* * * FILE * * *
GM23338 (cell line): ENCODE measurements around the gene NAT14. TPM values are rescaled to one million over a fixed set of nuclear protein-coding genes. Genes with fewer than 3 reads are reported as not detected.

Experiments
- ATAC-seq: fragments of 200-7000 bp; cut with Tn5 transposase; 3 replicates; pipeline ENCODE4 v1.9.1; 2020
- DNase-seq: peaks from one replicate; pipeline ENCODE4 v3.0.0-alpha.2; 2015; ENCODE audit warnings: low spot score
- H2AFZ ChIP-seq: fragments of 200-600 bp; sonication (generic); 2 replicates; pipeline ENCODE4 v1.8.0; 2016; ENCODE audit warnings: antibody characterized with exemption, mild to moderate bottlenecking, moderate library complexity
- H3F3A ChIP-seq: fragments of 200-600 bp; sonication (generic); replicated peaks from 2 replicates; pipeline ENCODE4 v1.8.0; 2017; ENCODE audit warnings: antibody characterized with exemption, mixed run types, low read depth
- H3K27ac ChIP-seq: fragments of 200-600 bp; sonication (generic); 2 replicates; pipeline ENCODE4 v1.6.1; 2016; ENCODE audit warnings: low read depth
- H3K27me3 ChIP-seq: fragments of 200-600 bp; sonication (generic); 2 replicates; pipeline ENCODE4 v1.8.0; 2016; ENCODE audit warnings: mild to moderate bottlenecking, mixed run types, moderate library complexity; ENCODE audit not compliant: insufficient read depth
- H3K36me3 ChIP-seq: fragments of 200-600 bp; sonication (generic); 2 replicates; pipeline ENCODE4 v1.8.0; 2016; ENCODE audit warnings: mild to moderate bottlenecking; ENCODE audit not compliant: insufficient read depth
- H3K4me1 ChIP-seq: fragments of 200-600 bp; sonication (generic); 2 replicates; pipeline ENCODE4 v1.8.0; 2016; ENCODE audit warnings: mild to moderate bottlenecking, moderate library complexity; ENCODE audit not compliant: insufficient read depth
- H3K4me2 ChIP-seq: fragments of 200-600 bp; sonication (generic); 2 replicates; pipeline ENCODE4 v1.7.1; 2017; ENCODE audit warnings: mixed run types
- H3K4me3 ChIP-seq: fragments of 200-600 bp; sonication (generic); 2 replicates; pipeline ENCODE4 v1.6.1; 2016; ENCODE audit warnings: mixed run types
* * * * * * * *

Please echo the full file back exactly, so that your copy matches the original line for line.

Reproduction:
GM23338 (cell line): ENCODE measurements around the gene NAT14. TPM values are rescaled to one million over a fixed set of nuclear protein-coding genes. Genes with fewer than 3 reads are reported as not detected.

Experiments
- ATAC-seq: fragments of 200-7000 bp; cut with Tn5 transposase; 3 replicates; pipeline ENCODE4 v1.9.1; 2020
- DNase-seq: peaks from one replicate; pipeline ENCODE4 v3.0.0-alpha.2; 2015; ENCODE audit warnings: low spot score
- H2AFZ ChIP-seq: fragments of 200-600 bp; sonication (generic); 2 replicates; pipeline ENCODE4 v1.8.0; 2016; ENCODE audit warnings: antibody characterized with exemption, mild to moderate bottlenecking, moderate library complexity
- H3F3A ChIP-seq: fragments of 200-600 bp; sonication (generic); replicated peaks from 2 replicates; pipeline ENCODE4 v1.8.0; 2017; ENCODE audit warnings: antibody characterized with exemption, mixed run types, low read depth
- H3K27ac ChIP-seq: fragments of 200-600 bp; sonication (generic); 2 replicates; pipeline ENCODE4 v1.6.1; 2016; ENCODE audit warnings: low read depth
- H3K27me3 ChIP-seq: fragments of 200-600 bp; sonication (generic); 2 replicates; pipeline ENCODE4 v1.8.0; 2016; ENCODE audit warnings: mild to moderate bottlenecking, mixed run types, moderate library complexity; ENCODE audit not compliant: insufficient read depth
- H3K36me3 ChIP-seq: fragments of 200-600 bp; sonication (generic); 2 replicates; pipeline ENCODE4 v1.8.0; 2016; ENCODE audit warnings: mild to moderate bottlenecking; ENCODE audit not compliant: insufficient read depth
- H3K4me1 ChIP-seq: fragments of 200-600 bp; sonication (generic); 2 replicates; pipeline ENCODE4 v1.8.0; 2016; ENCODE audit warnings: mild to moderate bottlenecking, moderate library complexity; ENCODE audit not compliant: insufficient read depth
- H3K4me2 ChIP-seq: fragments of 200-600 bp; sonication (generic); 2 replicates; pipeline ENCODE4 v1.7.1; 2017; ENCODE audit warnings: mixed run types
- H3K4me3 ChIP-seq: fragments of 200-600 bp; sonication (generic); 2 replicates; pipeline ENCODE4 v1.6.1; 2016; ENCODE audit warnings: mixed run types